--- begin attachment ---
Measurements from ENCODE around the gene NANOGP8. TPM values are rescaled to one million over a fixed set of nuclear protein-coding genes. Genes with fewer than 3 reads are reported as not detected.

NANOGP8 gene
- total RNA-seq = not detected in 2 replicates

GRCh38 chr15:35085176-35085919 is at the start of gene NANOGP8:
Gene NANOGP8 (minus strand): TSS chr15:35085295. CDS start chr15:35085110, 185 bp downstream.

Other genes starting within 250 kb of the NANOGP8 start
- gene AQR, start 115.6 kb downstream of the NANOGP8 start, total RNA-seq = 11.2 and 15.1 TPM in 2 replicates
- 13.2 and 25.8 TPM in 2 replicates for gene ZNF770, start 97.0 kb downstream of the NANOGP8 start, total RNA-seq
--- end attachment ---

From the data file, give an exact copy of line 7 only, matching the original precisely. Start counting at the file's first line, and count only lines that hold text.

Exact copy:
- gene AQR, start 115.6 kb downstream of the NANOGP8 start, total RNA-seq = 11.2 and 15.1 TPM in 2 replicates